Hong Kong residents buy US$1.3 billion worth of homes in London after UK opened path to citizenship in July

By Cheryl Arcibal / SCMP | April 28, 2021 11:38 AM SGT
uk - EDGEPROP SINGAPORE
Property agents’ boards are pictured on a residential street in Hackney, east London. Photo: AFP
SINGAPORE (EDGEPROP) - Nine months since the UK offered millions of Hongkongers a path to citizenship, the residents of its former colony have bought £959 million (US$1.3 billion) worth of homes in London, according to a leading property agency.
Between July 2020 and March 2021, Hongkongers bought 1,932 units or 4 per cent of London homes sold during the period, according to Marc von Grundherr, director at Benham and Reeves, one of the largest independent agents in the British capital. With house prices averaging £496,269, this works out to about £959 million, he estimated.
In the same period a year earlier, Hong Kong buyers spent £377.4 million, figures from Benham and Reeves showed. They accounted for 1 per cent of London homes sold.
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Other analysts declined to give estimates, citing lack of official data. However, buyers from Hong Kong were active in London's prime property market, accounting for 8.5 per cent of purchases by foreigners in prime central London last year, the second-largest group along with mainland Chinese and Americans, according to property consultancy Knight Frank. The French were the top buyers, contributing 14.6 per cent to overall purchases.
"All things considered, the London market continues to present a great investment opportunity for foreign buyers," von Grundherr said.
The UK government has made it easier for 3 million Hongkongers who qualify for a British National (Overseas) passport and their dependents to relocate to Britain and stay and work or study for extendable periods of 12 months, creating a path to citizenship. The move came immediately after China officially imposed a sweeping national security law on Hong Kong on June 30.
An estimated 123,000 to 153,700 BN (O) passport holders in Hong Kong and their dependents are likely to come to the UK in the first year of the application and between 258,000 and 322,400 over five years are likely to purchase a home in the UK, according to the British government.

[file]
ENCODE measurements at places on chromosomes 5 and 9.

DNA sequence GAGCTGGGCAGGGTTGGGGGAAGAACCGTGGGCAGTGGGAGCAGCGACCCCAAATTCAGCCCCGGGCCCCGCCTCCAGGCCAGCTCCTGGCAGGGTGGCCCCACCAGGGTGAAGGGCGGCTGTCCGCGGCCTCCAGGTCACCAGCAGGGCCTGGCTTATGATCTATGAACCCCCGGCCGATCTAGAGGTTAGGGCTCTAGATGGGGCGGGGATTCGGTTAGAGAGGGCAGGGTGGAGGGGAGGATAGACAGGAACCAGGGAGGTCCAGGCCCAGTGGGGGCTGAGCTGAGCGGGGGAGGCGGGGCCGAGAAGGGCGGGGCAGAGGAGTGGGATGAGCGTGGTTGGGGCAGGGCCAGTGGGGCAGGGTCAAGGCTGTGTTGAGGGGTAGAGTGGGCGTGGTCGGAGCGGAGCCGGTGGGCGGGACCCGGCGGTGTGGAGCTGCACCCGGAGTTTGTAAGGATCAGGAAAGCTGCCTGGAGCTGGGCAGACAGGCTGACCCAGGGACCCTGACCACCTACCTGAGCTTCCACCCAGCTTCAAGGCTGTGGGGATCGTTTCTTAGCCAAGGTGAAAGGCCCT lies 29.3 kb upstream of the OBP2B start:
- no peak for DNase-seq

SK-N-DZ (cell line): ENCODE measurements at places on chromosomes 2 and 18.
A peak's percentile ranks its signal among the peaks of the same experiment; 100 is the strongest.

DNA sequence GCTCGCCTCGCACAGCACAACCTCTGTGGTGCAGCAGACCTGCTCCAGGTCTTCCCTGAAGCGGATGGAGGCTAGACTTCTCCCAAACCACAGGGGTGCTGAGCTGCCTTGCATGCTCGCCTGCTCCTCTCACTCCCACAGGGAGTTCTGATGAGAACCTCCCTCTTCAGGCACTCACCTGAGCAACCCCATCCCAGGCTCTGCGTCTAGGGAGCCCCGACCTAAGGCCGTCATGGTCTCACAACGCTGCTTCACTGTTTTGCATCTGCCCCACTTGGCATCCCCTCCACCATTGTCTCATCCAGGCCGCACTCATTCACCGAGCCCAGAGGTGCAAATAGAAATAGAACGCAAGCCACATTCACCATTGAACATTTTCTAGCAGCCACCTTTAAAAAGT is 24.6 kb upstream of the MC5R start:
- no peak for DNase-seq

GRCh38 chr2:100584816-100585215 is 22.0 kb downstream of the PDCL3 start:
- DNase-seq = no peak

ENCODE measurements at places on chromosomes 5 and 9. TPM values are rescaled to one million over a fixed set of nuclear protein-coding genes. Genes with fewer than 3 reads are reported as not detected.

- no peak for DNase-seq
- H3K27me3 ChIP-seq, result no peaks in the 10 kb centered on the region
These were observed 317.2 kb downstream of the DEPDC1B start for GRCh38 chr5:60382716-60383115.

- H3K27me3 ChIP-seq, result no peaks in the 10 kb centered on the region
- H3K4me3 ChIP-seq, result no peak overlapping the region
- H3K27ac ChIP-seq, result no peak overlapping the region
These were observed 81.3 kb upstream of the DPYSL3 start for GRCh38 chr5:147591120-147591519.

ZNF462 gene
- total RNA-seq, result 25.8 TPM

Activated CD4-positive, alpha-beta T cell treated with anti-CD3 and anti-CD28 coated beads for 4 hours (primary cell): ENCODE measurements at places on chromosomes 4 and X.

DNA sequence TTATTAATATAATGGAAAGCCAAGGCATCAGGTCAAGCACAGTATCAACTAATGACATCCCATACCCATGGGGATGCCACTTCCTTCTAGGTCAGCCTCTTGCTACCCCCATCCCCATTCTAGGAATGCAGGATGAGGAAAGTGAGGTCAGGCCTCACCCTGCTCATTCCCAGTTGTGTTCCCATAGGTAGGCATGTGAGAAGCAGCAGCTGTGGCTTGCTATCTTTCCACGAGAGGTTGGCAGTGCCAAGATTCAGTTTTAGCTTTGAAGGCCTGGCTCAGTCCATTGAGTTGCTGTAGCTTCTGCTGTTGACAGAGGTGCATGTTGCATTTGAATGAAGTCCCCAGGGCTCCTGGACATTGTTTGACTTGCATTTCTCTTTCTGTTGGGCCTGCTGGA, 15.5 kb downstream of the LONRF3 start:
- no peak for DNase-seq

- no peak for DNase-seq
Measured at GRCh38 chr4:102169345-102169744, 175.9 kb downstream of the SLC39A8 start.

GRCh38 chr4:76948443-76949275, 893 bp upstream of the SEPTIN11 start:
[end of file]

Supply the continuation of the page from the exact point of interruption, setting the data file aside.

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Home builder Barratt London, part of the Barratt Developments group, said that sales of its properties in London to investors from Hong Kong rose to 7 per cent last year, from 5.2 per cent in 2019.
"We have seen more enquiries from Hong Kong since the announcement of the BN (O) visas," said Stuart Leslie, international sales and marketing director at Barratt London.
The company said that its upcoming Western Circus project in Acton in west London has received strong interest from Hong Kong investors.
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"With the most recent support from the government with stamp duty holidays and government-backed mortgages, we are seeing strong inquiry levels and keen interest both from domestic and overseas buyers," Leslie said.
The UK government has extended the stamp duty holiday to June 30 from the original March 31 deadline.
Meanwhile, analysts said that while a 2 per cent additional tax foreign homebuyers have to pay for acquiring property in England and Northern Ireland is likely to dent sales in London, overall demand in the UK is likely to remain strong.
The 2 per cent surcharge came into effect on April 1 and it is the first time the government has differentiated between local and overseas investors.
"We have seen no reluctance from Hong Kong buyers [despite the 2 per cent surcharge]," said Neil Jensen, mortgages specialist partner at financial planning consultancy St James's Place Wealth Management Asia.
However, only when the stamp duty holiday is fully wound up in October is the long-term impact of the surcharge likely to be felt, he added.
This article originally appeared in the South China Morning Post (SCMP), the most authoritative voice reporting on China and Asia for more than a century. For more SCMP stories, please explore the SCMP app or visit the SCMP's Facebook and Twitter pages. Copyright © 2021 South China Morning Post Publishers Ltd. All rights reserved.